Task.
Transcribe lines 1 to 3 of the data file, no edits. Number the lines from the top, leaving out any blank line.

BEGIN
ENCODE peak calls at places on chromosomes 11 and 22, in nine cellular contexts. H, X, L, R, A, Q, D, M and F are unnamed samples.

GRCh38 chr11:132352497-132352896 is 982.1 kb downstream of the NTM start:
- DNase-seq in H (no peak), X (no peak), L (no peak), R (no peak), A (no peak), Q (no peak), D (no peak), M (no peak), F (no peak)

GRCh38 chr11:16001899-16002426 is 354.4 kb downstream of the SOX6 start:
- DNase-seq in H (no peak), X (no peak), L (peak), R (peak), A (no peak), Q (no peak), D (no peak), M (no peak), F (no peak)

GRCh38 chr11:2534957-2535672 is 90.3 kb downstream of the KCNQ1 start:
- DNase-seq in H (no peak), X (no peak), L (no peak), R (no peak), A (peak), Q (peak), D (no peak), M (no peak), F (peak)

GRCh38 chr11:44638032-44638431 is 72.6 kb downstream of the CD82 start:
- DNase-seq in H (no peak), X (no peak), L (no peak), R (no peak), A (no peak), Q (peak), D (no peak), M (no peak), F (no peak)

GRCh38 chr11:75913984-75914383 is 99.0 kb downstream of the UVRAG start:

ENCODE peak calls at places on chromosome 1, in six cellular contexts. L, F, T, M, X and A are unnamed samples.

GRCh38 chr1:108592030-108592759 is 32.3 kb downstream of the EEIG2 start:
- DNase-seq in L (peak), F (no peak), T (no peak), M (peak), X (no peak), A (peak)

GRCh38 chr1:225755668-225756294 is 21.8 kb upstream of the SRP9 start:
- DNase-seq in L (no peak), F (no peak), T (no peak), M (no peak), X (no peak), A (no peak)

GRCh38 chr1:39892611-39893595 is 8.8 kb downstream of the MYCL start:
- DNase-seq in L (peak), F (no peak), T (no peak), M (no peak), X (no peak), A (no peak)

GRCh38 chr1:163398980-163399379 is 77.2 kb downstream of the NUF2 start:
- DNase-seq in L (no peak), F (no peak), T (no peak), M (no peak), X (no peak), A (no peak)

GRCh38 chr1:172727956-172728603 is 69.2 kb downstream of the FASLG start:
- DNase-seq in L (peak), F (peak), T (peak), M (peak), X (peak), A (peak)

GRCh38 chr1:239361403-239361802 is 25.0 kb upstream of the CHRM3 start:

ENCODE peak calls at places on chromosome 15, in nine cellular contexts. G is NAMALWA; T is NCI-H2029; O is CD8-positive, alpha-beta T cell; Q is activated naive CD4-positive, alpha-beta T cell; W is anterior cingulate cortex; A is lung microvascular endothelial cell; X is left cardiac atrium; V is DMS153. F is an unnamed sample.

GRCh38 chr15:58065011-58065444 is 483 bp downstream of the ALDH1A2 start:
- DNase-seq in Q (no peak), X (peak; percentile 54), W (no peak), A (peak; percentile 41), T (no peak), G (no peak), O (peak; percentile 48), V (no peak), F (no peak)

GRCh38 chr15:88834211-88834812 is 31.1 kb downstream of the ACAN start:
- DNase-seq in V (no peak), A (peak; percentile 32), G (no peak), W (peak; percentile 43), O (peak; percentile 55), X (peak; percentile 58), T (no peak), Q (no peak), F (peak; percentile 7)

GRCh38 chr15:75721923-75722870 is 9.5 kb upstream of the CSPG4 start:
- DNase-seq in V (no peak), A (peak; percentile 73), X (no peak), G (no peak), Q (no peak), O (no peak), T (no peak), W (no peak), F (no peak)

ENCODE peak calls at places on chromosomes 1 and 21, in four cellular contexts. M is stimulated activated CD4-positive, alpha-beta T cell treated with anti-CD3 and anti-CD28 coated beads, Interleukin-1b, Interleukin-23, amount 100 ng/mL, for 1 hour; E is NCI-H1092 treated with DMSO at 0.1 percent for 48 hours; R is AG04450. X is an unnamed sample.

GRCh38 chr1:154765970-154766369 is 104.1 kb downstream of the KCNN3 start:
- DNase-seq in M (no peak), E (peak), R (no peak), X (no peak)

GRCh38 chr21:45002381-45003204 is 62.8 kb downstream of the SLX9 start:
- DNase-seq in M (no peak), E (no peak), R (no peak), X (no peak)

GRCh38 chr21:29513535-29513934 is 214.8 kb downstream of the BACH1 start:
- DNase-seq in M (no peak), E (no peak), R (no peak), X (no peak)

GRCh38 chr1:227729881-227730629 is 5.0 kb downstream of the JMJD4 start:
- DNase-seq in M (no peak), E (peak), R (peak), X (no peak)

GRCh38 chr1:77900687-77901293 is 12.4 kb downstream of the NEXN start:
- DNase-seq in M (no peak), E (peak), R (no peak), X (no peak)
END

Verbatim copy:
ENCODE peak calls at places on chromosomes 11 and 22, in nine cellular contexts. H, X, L, R, A, Q, D, M and F are unnamed samples.

GRCh38 chr11:132352497-132352896 is 982.1 kb downstream of the NTM start:
- DNase-seq in H (no peak), X (no peak), L (no peak), R (no peak), A (no peak), Q (no peak), D (no peak), M (no peak), F (no peak)